COVID -19 disrupting India’s IT sector
Blog: NASSCOM Official Blog
Survival in the new normal is only possible for those who are disrupting the way they work and this has been clearly visible in the shift that Indian IT players made towards work-from-home in order to maintain business continuity.
Also, as businesses across the globe continue to cope with uncertainties, the Indian IT companies are also working towards the challenges they face by making changes in the way they will work in future.
According to a recent report by NASSCOM which surveyed 160 respondents in April 2020 across IT/ITES segment including BOM, Software products and ER&D firms:
- 75% of the respondents expect clients’ business de-growth in FY20-21, with 40% of these respondents expecting a De-growth of 5% or more
- A similar trend was highlighted by IDC in their April 2020 study which expects a significant fall in IT spending across sectors, barring Healthcare, Education, Communications and Utilities, in 2020
- As a result, deals are being restructured to manage immediate priorities with a focus on relooking at terms related to fixed-costs, payment-term flexibility, resource reallocation
- Consequently, 70% of the survey respondents expect FY20-21 revenues to be negatively impacted amidst a slowdown in global demand. Key short-term impacts which have been highlighted:
- Cost Structure of contracts being revisited
- Discretionary projects being halted or re-scoped
- Innovation PoCs with unclear ROIs being de-prioritized
Though, challenges remain tech companies are hopeful of a rebound as they expect strong growth in strategic technology sourcing which will become a key part of the overall tech strategy.
- New opportunities are emerging as clients start to revisit their digital transformation journey with high-speed secure infrastructure and multi/hybrid cloud leading as the emerging tech spend areas. Data, Artificial Intelligence, IoT and Cyber Security remain the key tech themes.
- Increased migration to cloud and momentum in digital deals are expected to support business demand.
- According to IDC forecasts for 2020, world IT spending is expected to decline 5.1% in 2020 with all segments witnessing a decline, while cloud spending expected to remain resilient
- According to Stephen Minton, program vice president in IDC’s Customer Insights & Analysis group, ”Infrastructure spending…is still expected to post moderate growth overall as businesses continue to fund existing cloud deployments while some may even look to accelerate their cloud projects during the remainder of the year as a means to control costs and defer capital spending on upgrades to on-premise datacenters and applications. Where there is growth, most of it is in the cloud. Overall software spending is now expected to decline as businesses delay new projects and application roll-outs, while there is a fundamental link between employment and spending on things like software licenses and campus networks. On the other hand, the amount of data that companies must store and manage is not going anywhere. Increasingly, even more of that data will be stored, managed, and increasingly also analyzed in the cloud.”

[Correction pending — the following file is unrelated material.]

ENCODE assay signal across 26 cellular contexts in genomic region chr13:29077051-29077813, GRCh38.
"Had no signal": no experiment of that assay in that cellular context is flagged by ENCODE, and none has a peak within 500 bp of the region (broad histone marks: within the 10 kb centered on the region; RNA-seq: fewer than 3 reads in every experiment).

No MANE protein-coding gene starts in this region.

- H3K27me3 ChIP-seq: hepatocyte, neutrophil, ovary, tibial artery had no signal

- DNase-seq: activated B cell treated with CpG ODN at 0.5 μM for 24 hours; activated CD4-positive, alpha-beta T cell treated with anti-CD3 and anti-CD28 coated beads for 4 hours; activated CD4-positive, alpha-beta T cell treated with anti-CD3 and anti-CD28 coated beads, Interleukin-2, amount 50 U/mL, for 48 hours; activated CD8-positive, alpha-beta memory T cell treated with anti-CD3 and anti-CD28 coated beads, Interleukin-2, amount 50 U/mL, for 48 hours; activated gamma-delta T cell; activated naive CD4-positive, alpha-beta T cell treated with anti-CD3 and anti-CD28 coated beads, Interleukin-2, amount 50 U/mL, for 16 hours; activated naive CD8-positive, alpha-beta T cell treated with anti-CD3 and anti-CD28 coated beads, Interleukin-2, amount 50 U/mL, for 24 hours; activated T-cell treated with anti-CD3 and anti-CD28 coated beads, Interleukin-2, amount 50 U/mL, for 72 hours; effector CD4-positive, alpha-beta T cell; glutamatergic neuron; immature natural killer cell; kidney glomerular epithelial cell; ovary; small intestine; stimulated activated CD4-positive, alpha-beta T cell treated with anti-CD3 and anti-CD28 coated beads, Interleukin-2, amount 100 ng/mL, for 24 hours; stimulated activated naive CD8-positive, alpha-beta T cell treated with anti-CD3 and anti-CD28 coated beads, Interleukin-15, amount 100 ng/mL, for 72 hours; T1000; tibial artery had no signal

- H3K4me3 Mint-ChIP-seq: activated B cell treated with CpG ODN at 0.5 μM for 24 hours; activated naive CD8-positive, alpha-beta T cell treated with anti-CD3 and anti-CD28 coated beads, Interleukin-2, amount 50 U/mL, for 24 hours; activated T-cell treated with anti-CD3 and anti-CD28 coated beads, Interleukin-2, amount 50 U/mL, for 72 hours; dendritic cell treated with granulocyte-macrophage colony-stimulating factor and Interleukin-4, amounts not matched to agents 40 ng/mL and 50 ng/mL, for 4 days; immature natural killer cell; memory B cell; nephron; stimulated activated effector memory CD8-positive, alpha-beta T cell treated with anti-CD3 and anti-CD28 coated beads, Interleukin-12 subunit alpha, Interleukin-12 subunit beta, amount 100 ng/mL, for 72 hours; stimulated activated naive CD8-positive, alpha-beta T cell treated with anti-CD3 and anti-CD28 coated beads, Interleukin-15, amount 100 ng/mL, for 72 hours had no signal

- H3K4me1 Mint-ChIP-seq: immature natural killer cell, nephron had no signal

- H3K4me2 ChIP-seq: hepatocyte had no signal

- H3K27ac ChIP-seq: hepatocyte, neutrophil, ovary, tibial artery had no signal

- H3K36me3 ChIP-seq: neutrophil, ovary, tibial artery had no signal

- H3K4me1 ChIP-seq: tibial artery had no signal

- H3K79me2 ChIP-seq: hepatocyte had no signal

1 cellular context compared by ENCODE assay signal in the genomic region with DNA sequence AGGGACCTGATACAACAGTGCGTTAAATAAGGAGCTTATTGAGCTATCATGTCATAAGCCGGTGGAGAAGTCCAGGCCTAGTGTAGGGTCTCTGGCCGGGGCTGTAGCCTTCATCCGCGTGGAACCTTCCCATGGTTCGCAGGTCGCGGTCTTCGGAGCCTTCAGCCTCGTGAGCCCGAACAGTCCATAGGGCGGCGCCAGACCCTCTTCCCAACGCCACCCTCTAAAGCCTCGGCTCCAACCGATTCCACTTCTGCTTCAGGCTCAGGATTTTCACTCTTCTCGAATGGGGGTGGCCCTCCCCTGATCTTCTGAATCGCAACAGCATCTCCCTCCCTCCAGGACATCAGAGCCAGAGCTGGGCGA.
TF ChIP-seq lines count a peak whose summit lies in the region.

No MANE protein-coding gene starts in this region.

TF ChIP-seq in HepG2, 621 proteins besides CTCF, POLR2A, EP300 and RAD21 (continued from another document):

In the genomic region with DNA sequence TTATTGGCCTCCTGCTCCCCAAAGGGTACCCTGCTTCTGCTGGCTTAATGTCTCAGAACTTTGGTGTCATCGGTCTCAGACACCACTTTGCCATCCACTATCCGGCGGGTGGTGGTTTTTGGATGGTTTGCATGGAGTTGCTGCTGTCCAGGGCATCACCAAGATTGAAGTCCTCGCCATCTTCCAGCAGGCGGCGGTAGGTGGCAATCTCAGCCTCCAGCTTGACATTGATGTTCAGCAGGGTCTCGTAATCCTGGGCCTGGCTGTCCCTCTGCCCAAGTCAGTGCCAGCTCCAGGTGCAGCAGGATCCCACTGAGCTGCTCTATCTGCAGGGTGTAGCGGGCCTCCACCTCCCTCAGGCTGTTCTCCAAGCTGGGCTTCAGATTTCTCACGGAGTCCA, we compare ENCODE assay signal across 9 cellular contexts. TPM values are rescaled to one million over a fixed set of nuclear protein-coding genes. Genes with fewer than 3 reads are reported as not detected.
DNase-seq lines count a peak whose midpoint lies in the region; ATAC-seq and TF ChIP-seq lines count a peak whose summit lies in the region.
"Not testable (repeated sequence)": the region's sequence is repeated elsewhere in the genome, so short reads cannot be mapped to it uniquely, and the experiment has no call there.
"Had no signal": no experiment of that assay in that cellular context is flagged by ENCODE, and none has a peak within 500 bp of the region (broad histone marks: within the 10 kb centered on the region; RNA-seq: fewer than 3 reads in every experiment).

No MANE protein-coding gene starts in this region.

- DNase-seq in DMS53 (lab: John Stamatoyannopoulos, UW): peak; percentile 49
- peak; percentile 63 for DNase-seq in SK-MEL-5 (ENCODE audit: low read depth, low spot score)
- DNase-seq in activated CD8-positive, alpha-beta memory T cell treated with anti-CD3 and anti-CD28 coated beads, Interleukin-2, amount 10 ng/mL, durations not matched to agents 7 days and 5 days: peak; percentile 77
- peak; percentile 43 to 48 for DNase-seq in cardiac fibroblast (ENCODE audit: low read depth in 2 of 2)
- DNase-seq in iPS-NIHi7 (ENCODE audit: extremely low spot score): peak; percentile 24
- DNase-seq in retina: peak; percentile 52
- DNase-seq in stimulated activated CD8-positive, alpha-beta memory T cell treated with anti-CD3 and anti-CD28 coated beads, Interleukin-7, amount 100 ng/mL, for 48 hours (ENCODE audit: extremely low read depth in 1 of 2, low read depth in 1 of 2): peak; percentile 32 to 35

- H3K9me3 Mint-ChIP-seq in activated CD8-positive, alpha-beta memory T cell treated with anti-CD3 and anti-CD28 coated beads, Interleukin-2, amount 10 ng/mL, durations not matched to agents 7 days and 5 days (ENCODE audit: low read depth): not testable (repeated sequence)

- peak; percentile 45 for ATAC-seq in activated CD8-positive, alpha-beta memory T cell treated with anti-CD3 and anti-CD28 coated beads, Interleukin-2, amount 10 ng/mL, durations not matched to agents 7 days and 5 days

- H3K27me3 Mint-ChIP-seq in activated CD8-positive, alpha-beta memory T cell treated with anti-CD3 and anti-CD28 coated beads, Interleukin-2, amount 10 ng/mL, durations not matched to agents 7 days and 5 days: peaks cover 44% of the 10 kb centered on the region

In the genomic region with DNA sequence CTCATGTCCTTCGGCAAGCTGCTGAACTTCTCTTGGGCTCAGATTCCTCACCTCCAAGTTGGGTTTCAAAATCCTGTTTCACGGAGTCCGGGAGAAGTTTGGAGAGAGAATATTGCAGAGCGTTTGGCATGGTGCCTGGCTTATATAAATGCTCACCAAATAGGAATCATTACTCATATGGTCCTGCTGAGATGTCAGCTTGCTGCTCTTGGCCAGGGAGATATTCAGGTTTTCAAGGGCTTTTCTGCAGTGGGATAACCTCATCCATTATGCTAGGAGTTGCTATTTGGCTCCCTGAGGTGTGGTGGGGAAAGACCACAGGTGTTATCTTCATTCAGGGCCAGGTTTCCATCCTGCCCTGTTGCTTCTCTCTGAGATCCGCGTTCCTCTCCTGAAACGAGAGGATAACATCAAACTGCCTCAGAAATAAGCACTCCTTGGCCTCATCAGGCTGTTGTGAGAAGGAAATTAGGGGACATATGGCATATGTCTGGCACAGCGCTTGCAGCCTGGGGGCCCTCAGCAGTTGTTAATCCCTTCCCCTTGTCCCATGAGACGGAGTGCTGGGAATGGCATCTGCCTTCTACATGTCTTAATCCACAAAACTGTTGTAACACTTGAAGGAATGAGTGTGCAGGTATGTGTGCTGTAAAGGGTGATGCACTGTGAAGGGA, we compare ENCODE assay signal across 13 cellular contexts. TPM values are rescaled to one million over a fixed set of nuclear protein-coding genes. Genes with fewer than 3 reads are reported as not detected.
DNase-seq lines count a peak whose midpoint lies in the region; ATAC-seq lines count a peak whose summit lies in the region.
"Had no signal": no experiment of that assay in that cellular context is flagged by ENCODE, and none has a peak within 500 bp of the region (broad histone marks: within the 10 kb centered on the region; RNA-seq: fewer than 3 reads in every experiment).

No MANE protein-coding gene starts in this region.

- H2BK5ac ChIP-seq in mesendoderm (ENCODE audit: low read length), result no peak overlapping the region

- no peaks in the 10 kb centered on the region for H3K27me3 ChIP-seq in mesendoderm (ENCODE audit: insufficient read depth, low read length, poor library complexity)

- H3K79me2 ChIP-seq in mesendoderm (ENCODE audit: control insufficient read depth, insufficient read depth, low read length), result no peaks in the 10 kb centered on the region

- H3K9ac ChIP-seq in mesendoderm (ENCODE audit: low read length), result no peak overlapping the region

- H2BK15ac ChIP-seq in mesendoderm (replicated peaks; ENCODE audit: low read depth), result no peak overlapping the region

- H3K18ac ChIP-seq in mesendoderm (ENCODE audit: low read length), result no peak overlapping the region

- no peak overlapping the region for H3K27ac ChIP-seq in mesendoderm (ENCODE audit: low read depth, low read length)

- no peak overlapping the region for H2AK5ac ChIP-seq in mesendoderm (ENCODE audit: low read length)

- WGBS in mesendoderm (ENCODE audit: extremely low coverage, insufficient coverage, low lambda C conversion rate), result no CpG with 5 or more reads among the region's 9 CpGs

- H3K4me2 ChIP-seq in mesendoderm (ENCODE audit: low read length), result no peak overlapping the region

- Share of digital continued to increase for both large as well as mid-tier firms highlighting the growing demand for digital.
Established practices to a witness rejig
The Covid-19 pandemic could turn out to be big disruption making fundamental changes in the way the industry will function going forward be it delivery models, contract specifications or fast-tracked adoption of digital technologies
- More work from clients expected to be pushed offshore
- Work-from-home to be embedded in services contract
- “The pandemic has shown that remote working is possible without any productivity loss. The future of work will be hybrid (a mix of remote working with work from the office). This will expand the talent pool for the industry.” Krish Shankar, executive vice president and group human resource head at Infosys. (June 14, 2020)
- Pricing Models: Outcome based pricing to replace fixed price models.
- BCP: To include contingency plans for global disruptions like Covid -19.
- “In a post-Covid world, IT vendors are expected to introduce clauses which will allow them to operate in work-from-home mode without the consent clauses in case such events recur. Also, more specific force majeure clauses are likely to be part of the contract in future,” V Balakrishnan, chairman of Exfinity Venture Partners who is also a former CFO and board member at Infosys”. (June 14, 2020)
- Risk and reward sharing: customers will expect clauses that will be beneficial for them.
The current crisis have created both and opportunities, the Indian IT industry is all set to leverage the new opportunities by conquering the challenges through new sources of revenues as digital technologies gain more impetus, offering flexible contractual terms, focusing on emerging technologies on skilling with the industry putting these learnings to make it better prepared for handle such situations if they resurface in the future.
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